Deephaven Risk Arb Trading Ltd. v. UnitedGlobalCom Inc.

2005 WL 1713067 (2005)

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Deephaven Risk Arb Trading Ltd. v. UnitedGlobalCom Inc.

Delaware Court of Chancery
2005 WL 1713067 (2005)

  • Written by Heather Whittemore, JD

Facts

On January 12, 2004, UnitedGlobalCom, Inc. (UGC) (defendant), a Delaware corporation, announced a rights offering, expiring on February 12, that entitled its shareholders to subscription and oversubscription rights. The subscription rights allowed shareholders to purchase shares at a discounted price. The oversubscription rights allowed the shareholders who exercised their subscription rights to purchase additional shares. The number of shares available for oversubscription depended on the number of shareholders who failed to exercise their subscription rights. In total, UGC distributed 83 million subscription rights. After UGC announced its rights offering, Deephaven Risk Arb Trading, Ltd. (Deephaven) (plaintiff) began trading UGC stock. Deephaven used multiple brokerage accounts to hold short and long positions in UGC and would short-sell stock to itself. At the time of the rights offering, Deephaven was net short, meaning that it was borrowing more shares than it owned. However, Deephaven’s account at Barclays held only long positions that it had purchased through its own short sales. On February 13, UGC announced the initial results of the rights offering, under which Deephaven would receive one million shares from oversubscription rights. However, a week later, UGC announced the final results of its rights offering, under which Deephaven would receive only approximately 35,000 shares from oversubscription rights. The difference in oversubscription rights was the result of a different number of shareholders who had exercised their subscription rights. Deephaven sent a demand letter to UGC exercising its inspection rights, seeking to review UGC’s records related to the rights offering. Under Delaware law, stockholders, including beneficial owners of stock, had the right to inspect a corporation’s records. UGC refused the inspection demand. Deephaven filed a lawsuit in Delaware state court to enforce the demand. UGC asserted that Deephaven did not have standing to bring the lawsuit, arguing that because Deephaven was net short at the time of the rights offering, Deephaven did not own any UGC stock. Deephaven argued that it was a beneficial owner of the shares in its Barclays account in which it held a long position.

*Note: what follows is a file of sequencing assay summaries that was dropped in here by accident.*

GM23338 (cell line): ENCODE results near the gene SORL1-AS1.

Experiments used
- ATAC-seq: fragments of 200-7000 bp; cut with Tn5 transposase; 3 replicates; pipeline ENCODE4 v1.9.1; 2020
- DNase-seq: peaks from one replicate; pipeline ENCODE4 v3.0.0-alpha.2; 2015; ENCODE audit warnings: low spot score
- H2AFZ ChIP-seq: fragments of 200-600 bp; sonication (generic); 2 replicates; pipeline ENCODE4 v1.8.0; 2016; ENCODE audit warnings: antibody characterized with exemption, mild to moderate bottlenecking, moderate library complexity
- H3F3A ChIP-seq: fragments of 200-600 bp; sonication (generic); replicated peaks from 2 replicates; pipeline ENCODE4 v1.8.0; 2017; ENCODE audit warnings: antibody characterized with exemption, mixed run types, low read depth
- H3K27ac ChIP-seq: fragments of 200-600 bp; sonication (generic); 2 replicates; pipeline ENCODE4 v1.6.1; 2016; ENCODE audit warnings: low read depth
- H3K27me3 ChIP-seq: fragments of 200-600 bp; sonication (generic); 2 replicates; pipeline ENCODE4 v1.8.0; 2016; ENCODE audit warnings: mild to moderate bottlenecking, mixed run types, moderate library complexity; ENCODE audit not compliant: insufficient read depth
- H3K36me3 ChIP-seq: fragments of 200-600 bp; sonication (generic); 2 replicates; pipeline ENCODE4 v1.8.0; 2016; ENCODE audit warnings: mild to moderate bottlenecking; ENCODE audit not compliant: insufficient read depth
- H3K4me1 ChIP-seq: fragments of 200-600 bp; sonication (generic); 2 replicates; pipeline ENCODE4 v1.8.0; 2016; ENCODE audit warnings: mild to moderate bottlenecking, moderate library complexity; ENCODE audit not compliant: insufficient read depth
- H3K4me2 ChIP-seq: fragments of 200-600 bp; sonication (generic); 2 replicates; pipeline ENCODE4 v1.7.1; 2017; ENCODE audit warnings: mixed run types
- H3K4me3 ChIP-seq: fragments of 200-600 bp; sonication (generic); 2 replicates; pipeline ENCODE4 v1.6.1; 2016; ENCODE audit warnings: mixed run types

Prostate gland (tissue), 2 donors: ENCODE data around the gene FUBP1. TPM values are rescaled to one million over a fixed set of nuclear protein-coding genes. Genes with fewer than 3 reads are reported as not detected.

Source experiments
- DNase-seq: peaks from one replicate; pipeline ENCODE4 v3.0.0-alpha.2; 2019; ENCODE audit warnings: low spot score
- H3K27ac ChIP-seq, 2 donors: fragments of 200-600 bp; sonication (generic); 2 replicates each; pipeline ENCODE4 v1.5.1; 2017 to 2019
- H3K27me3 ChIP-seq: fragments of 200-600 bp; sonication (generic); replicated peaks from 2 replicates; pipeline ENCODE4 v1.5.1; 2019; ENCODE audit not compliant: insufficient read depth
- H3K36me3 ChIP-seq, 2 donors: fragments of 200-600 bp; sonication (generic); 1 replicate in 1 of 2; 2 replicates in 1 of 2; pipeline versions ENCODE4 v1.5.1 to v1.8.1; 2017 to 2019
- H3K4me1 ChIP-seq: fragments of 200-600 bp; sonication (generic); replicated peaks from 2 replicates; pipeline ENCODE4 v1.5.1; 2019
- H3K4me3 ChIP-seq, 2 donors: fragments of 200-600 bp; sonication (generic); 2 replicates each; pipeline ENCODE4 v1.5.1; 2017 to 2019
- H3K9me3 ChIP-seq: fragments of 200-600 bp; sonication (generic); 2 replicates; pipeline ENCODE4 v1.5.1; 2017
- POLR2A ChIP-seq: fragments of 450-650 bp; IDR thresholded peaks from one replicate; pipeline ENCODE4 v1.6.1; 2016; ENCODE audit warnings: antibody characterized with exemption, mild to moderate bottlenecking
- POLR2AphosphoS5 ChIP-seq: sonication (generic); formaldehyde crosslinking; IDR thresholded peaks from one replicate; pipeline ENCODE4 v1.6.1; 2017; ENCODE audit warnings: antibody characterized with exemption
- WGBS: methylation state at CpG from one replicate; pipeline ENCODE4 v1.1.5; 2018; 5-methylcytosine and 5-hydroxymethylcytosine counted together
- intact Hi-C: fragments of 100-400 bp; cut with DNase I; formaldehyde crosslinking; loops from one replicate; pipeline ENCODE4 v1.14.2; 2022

Rule of Law

Issue

Holding and Reasoning (Parsons, J.)

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